David Bourget (Western Ontario)
David Chalmers (ANU, NYU)
Rafael De Clercq
Ezio Di Nucci
Jack Alan Reynolds
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Philosophical Perspectives 18 (1):337–364 (2004)
Allow me to rehearse a familiar scenario. We all know that which ends you have has something to do with what you ought to do. If Ronnie is keen on dancing but Bradley can’t stand it, then the fact that there will be dancing at the party tonight affects what Ronnie and Bradley ought to do in different ways. In short, (HI) you ought, if you have the end, to take the means. But now trouble looms: what if you have dreadful, murderous ends? Ought you to take the means to them? Seemingly not. But fortunately, an assumption made by deontic logics1 comes to the rescue. Since ‘‘ought’’, according to this assumption, is a sentential operator, HI must really be ambiguous. It could be read either as (Narrow) You have the end ! O(you take the means) or as (Wide) O(you have the end ! you take the means). Now if Narrow is true, then you really ought to take the means to your murderous ends. But this doesn’t follow from Wide. All that follows from Wide is that you ought to either take the means to these ends or else give them up. Conclusions: (1) Since HI is on some reading true, but Narrow isn’t, Wide is true. (2) Wide accounts for the relationship between your ends and what you ought to do. This elegant scenario repeats itself in many other domains in which it seems like something can have a bearing on what some particular agent ought to do. Does what you know affect what you ought to do? Do your beliefs about what you ought to do affect what you ought to do? Do your promises affect what you ought to do? Do your beliefs affect what you ought to believe? On each of these counts, the intuitive answer is ‘‘yes’’. And so each of these questions leaves something for the moral philosopher or the epistemologist to investigate. On each count, it seems that what we all know, is that (Account) you ought, if p, to do A. But on each count, the Narrow-scope reading of the ‘‘ought’’ in this claim yields unintuitive consequences. So since Account is true, it must be true on the Wide-scope reading..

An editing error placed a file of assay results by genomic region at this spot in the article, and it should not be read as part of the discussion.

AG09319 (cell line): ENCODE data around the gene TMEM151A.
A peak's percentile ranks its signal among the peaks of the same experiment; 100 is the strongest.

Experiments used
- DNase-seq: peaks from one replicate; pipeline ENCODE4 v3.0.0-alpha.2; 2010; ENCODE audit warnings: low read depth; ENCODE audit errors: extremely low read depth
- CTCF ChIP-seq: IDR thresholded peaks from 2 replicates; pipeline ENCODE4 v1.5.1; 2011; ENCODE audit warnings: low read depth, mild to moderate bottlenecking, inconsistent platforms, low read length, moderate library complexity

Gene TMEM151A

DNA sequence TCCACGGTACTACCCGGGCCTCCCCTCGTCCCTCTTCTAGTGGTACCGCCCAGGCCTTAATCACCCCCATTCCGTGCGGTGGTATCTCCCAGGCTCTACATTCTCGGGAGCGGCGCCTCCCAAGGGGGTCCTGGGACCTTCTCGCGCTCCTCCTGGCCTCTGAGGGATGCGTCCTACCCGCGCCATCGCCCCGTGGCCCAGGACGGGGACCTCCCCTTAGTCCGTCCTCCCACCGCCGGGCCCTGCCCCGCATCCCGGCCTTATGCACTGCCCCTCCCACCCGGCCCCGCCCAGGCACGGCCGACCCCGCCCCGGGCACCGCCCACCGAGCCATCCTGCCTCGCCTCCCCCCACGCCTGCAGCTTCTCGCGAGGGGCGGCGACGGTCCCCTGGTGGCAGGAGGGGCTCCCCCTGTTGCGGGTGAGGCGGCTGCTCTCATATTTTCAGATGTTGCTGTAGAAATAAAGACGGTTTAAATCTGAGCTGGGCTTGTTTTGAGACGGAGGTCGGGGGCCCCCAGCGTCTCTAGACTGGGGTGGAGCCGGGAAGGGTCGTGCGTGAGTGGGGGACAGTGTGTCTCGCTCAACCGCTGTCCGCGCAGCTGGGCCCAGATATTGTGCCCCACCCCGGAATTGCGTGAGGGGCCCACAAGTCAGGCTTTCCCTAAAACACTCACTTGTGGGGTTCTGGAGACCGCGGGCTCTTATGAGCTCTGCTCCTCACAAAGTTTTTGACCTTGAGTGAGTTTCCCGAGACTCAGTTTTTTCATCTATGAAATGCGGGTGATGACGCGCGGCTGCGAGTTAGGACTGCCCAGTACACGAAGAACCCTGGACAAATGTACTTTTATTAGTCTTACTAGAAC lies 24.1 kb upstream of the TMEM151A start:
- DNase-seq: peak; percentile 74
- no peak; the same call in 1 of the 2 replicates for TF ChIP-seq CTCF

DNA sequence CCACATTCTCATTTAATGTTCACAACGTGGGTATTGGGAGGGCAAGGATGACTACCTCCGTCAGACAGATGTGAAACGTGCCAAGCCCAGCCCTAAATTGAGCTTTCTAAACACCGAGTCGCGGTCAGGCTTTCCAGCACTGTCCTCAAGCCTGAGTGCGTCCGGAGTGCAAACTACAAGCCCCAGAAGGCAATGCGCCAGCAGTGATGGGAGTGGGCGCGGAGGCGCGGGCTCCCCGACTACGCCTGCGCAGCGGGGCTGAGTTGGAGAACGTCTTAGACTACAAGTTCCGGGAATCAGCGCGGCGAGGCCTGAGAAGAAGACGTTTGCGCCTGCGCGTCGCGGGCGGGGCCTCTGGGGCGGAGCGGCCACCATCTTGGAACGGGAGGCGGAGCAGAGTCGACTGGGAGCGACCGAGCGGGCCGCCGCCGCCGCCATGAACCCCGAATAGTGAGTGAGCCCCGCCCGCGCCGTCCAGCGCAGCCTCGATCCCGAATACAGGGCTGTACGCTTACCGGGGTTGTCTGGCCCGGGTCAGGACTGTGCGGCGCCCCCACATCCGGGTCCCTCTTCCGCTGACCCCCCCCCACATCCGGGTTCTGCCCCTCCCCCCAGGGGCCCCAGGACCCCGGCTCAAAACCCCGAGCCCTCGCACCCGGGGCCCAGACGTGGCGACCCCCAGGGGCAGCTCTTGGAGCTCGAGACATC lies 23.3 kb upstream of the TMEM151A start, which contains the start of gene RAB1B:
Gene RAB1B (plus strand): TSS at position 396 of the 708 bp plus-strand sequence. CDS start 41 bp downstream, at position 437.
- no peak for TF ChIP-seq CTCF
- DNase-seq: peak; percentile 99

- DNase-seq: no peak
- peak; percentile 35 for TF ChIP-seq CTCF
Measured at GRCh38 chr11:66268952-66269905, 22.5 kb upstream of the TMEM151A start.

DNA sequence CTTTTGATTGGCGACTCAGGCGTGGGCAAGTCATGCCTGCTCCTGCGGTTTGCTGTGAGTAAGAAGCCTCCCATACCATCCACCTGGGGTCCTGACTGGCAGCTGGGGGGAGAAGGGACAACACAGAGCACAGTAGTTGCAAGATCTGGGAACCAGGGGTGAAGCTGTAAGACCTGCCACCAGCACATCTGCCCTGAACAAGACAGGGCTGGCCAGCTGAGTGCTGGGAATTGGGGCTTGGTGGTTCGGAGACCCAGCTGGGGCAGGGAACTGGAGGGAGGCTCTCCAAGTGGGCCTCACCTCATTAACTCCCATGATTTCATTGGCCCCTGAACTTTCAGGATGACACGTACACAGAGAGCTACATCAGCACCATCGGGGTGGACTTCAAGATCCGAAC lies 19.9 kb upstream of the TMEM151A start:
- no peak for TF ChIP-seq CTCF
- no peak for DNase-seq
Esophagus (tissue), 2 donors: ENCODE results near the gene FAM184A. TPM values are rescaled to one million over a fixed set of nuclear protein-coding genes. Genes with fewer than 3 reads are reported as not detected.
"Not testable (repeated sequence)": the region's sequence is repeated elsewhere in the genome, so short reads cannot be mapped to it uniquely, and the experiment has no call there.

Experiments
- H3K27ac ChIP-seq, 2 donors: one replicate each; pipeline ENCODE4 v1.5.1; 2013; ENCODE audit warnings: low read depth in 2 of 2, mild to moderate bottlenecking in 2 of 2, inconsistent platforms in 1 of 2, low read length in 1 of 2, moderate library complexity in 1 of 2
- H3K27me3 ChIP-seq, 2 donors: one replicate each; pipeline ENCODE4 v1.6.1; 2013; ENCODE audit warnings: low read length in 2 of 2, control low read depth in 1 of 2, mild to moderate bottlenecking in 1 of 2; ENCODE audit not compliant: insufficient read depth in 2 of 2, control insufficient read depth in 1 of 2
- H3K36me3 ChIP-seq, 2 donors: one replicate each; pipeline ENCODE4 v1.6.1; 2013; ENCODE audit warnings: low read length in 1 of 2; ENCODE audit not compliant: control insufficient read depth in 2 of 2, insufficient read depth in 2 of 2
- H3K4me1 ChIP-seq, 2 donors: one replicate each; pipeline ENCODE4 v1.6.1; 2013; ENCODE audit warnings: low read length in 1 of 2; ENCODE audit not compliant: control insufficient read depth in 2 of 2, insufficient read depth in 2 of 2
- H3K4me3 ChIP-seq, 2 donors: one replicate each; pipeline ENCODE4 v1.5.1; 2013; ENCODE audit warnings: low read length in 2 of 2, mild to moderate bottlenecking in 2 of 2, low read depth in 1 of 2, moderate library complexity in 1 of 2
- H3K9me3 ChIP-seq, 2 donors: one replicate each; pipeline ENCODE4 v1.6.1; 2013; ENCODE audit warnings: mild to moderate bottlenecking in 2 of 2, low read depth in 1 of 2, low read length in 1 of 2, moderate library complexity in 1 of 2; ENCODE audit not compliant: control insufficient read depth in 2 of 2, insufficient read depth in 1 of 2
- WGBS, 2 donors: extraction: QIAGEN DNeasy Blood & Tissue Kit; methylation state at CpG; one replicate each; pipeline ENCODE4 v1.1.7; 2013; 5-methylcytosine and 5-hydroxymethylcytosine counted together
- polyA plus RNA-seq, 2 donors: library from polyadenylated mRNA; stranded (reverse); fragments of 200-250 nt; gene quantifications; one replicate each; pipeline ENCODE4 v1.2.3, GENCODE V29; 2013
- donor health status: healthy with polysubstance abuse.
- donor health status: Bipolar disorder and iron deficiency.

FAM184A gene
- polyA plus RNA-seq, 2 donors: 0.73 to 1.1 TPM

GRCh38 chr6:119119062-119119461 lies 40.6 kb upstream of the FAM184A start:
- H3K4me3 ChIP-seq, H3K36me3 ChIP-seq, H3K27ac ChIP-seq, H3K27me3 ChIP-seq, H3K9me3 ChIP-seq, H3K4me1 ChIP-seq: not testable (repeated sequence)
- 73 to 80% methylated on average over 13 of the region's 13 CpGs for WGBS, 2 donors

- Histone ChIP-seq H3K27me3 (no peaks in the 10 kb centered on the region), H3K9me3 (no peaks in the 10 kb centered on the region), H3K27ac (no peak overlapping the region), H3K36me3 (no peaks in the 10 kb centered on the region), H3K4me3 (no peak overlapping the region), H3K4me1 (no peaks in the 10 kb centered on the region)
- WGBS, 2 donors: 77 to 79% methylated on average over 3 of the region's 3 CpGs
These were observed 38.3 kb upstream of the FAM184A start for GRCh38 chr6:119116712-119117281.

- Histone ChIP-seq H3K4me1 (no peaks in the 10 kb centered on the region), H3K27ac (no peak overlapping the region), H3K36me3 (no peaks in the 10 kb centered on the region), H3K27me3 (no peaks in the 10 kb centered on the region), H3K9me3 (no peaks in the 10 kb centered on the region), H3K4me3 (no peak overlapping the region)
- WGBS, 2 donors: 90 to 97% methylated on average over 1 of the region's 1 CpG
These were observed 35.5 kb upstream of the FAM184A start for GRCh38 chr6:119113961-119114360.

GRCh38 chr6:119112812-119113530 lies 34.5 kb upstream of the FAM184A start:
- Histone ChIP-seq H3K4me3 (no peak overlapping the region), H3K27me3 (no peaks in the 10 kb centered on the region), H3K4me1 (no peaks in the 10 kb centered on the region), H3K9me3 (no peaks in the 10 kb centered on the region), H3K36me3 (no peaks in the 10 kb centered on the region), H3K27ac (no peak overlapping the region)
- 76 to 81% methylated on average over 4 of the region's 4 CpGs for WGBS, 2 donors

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References found in this work BETA
Mark Andrew Schroeder (2007). Slaves of the Passions. Oxford University Press.
Thomas Scanlon (1998). What We Owe to Each Other. Belknap Press of Harvard University Press.
Jonathan Dancy (2000). Practical Reality. Oxford University Press.
Immanuel Kant (2007). Groundwork of the Metaphysics of Morals. In Elizabeth Schmidt Radcliffe, Richard McCarty, Fritz Allhoff & Anand Vaidya (eds.), Late Modern Philosophy: Essential Readings with Commentary. Blackwell Pub. Ltd.
Citations of this work BETA
Benjamin Kiesewetter (forthcoming). You Ought to Φ Only If You May Believe That You Ought to Φ. Philosophical Quarterly.
James Pryor (2004). What's Wrong with Moore's Argument? Philosophical Issues 14 (1):349–378.
Mark Schroeder (2009). Means-End Coherence, Stringency, and Subjective Reasons. Philosophical Studies 143 (2):223 - 248.
Benjamin Kiesewetter (2015). Instrumental Normativity: In Defense of the Transmission Principle. Ethics 125 (4):921-946.
Stephen Finlay (2009). Oughts and Ends. Philosophical Studies 143 (3):315 - 340.
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